If you go
The next walks are at 7 a.m. on Nov. 3 and 30 and at 5:30 p.m. on Nov. 17. Walks start on the Cherry Street side of the Walnut Street Bridge.
David Sabgir was a newly certified cardiologist in 2004 when he had a random idea.
Sabgir was seeing a patient in Columbus, Ohio, when he asked her a question that would change his life, and ultimately alter the lives of thousands.
"I said, 'Our family goes to the park every Saturday morning. Would you have any interest in joining us?"' Sabgir recalls.
Sabgir says he had grown weary of advising sedentary patients - mostly unsuccessfully - to become active. And so, on impulse, he made it personal.
By the spring of 2005, Sabgir had convinced dozens of patients to join him on the Saturday morning walks, which turned into impromptu health seminars.
From that small seed has grown a national movement called Walk with a Doc. It involves 2,500 to 3,000 physicians in 276 communities and, in the last 10 years, thousands of patients have joined the walks. It's a process that is changing the physician/patient relationship one step at a time, if you'll pardon the pun.
The idea is simple, really.
Outside the white-coat office environment where so many health exams take place, doctors and patients can enjoy the fresh air and get to know one another as people.
In Chattanooga, Erlanger hospital sponsors a Walk with a Doc program led by Dr. Alison Bailey, a cardiologist who meets patients and others to walk periodically on the Walnut Street Bridge.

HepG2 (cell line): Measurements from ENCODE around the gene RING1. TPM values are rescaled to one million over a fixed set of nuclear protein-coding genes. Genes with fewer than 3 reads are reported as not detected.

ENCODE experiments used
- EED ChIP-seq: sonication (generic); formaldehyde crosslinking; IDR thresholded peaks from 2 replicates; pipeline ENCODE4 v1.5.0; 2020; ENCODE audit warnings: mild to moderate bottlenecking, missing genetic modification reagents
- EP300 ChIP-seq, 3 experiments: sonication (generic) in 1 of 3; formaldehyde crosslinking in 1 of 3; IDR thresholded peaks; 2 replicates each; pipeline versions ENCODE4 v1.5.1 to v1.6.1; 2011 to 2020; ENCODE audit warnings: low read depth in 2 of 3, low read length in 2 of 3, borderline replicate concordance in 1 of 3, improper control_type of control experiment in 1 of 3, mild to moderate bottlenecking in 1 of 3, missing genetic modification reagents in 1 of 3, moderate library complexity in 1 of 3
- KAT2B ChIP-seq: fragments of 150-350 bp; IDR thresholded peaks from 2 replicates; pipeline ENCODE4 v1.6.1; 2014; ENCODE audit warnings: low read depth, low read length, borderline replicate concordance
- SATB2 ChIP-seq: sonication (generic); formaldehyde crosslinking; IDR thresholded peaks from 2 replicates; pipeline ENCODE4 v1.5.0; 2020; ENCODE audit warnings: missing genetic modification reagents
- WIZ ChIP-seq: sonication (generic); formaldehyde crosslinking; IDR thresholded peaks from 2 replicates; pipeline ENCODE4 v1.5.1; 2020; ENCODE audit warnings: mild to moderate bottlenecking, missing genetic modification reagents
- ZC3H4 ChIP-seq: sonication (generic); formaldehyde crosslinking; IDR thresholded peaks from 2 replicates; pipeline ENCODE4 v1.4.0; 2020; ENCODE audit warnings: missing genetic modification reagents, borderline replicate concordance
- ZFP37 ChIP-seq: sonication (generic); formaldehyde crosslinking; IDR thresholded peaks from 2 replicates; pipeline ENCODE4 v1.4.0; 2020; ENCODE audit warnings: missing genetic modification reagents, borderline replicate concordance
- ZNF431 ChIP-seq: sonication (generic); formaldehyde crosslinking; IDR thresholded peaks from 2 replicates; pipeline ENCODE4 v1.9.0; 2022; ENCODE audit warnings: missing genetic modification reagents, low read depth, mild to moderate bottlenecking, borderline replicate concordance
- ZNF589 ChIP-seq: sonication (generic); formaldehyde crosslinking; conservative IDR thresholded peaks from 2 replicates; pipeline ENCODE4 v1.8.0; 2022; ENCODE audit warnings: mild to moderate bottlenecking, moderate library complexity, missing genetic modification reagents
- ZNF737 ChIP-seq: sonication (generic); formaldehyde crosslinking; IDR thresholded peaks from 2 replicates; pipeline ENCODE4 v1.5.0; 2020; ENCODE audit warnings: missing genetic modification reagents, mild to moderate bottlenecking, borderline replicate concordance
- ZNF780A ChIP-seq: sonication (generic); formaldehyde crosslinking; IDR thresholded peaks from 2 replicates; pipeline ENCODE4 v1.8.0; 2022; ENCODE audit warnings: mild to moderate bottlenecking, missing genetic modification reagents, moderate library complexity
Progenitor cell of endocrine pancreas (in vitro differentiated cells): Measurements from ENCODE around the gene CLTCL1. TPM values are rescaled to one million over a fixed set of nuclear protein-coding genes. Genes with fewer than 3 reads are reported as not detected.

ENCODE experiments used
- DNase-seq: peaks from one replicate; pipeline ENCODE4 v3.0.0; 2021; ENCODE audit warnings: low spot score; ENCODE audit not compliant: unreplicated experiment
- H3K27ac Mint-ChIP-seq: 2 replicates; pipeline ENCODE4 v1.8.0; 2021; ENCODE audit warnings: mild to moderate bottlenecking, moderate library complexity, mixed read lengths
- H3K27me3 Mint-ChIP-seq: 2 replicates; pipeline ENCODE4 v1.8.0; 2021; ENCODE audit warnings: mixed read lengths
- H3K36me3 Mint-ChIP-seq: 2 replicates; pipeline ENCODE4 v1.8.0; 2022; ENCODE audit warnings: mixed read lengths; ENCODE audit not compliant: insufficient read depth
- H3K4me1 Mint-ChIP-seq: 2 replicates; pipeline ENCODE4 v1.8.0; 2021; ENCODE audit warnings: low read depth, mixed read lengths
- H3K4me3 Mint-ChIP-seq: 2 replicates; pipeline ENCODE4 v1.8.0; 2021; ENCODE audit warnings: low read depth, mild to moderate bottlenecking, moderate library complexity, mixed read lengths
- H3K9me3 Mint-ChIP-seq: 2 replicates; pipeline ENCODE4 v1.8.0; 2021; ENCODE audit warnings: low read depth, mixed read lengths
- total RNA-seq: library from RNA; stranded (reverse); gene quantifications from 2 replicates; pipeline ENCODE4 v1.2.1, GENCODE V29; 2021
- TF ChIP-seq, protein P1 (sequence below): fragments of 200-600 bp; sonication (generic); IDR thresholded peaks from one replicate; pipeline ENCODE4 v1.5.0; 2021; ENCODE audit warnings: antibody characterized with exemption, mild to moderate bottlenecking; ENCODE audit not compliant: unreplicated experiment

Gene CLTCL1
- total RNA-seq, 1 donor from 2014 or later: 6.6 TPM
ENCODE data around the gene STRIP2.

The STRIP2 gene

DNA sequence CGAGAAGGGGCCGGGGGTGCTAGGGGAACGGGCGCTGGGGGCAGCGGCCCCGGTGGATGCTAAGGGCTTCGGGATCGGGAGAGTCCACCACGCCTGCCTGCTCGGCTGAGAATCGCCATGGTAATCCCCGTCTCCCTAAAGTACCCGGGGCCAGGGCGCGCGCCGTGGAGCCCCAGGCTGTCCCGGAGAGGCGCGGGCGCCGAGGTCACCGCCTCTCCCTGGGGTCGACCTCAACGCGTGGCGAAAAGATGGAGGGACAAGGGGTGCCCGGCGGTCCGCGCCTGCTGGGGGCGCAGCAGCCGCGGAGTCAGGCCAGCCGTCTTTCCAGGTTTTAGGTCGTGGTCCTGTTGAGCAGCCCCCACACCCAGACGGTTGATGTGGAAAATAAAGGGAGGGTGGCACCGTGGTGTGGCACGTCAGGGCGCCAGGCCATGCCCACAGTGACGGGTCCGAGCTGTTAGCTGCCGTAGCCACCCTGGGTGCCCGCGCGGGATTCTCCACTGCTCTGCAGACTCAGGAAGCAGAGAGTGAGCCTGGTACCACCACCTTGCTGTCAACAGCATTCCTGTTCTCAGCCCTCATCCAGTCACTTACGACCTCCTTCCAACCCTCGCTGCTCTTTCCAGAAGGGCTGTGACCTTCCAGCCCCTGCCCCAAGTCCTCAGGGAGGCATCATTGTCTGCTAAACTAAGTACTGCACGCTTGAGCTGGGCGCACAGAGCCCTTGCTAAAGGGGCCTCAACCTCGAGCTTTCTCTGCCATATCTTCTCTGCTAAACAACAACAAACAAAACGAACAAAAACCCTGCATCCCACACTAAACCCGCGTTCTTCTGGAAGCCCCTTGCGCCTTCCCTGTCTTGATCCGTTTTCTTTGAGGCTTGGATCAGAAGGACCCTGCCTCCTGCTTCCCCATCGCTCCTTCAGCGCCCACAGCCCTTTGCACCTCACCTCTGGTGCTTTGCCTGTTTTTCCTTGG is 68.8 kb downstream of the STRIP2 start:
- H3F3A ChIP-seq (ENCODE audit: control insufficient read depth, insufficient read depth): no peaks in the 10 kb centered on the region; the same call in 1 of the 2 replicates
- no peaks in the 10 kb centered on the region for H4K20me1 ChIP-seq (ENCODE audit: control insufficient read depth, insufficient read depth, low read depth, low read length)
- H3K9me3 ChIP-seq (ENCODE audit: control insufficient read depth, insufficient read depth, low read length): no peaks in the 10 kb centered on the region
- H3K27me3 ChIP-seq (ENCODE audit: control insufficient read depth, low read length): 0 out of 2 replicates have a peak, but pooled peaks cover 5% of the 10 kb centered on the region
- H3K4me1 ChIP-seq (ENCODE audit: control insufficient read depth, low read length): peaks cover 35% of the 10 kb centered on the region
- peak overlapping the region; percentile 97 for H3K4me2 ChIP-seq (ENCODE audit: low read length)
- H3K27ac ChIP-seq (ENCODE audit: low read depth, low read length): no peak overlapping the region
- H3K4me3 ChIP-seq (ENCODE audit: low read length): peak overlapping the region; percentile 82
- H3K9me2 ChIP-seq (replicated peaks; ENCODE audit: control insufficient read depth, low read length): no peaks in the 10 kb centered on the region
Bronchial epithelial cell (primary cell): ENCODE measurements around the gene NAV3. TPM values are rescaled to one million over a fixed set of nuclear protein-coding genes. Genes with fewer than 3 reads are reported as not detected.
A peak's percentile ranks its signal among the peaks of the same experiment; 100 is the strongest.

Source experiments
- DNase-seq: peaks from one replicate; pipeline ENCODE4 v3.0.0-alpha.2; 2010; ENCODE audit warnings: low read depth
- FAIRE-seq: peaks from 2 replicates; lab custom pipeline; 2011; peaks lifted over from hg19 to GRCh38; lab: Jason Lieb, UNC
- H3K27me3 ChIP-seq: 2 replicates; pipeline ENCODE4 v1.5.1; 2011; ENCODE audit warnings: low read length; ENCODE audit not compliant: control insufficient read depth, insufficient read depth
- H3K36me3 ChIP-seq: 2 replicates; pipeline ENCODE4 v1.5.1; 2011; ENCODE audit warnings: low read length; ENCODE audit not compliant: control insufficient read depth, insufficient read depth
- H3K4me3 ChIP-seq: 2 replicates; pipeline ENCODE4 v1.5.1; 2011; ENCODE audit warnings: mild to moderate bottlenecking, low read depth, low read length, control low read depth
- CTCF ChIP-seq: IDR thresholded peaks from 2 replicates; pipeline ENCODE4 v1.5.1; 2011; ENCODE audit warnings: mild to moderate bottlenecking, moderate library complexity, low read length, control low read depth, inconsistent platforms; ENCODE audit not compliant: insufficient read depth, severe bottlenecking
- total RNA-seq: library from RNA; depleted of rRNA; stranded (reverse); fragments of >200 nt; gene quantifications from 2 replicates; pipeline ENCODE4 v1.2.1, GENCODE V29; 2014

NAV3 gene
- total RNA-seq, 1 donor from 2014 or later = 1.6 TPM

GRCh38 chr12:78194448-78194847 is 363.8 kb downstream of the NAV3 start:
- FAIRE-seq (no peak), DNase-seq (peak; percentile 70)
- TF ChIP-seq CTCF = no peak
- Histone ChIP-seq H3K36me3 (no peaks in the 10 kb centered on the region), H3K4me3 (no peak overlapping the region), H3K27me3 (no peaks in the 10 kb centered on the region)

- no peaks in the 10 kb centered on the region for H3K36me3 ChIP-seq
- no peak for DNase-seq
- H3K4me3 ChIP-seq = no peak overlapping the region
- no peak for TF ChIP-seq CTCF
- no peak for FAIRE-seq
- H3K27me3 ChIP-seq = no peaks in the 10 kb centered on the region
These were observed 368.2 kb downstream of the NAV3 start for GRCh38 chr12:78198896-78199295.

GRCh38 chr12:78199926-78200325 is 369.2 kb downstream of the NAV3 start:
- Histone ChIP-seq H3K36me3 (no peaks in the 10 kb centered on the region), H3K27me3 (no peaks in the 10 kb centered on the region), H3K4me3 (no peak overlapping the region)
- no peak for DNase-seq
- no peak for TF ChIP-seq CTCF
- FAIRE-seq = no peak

Bailey, an expert in cardiovascular education, says there is a core group of about six people who regularly join her for these walks, although the pack sometimes grows to a dozen.
"I love it," Bailey says. "We have a great time."
Bailey says she spends the first five minutes of each gathering talking about a health topic pulled from the news headlines, and then leads a walk that also doubles as a Q&A session. Sabgir says this is typically how things unfold.
The Walk with a Doc program is the subject of a short documentary, "Alternate Route," co-produced by Kimberly Field-Springer, a faculty member at Berry College in Rome, Ga.
Field-Springer did her doctoral research on Walk with a Doc and produced the video as an extension of her dissertation. She says over and over she encountered patients who bonded with their doctors on the walks.
"A lot of them say they feel more relaxed in an atmosphere where they are seen as human beings first," Field-Springer says.
Ultimately, the payoff for patients is improved health, Sabgir says. He says walking is the original wonder drug, capable of treating or preventing more than 50 diseases. Sabgir has a little pad he uses to write patients' "prescriptions" for walking.
"Exercise is the best medicine, it's very true," Sabgir says. "It's the most powerful drug anyone could ever take.
"It would save tens of billions of dollars every year if every American were out there doing this," he says. "It's estimated that 85 percent of Americans are getting little or no activity. And 98 percent aren't getting the 150 minutes a week of moderate exercise that's recommended."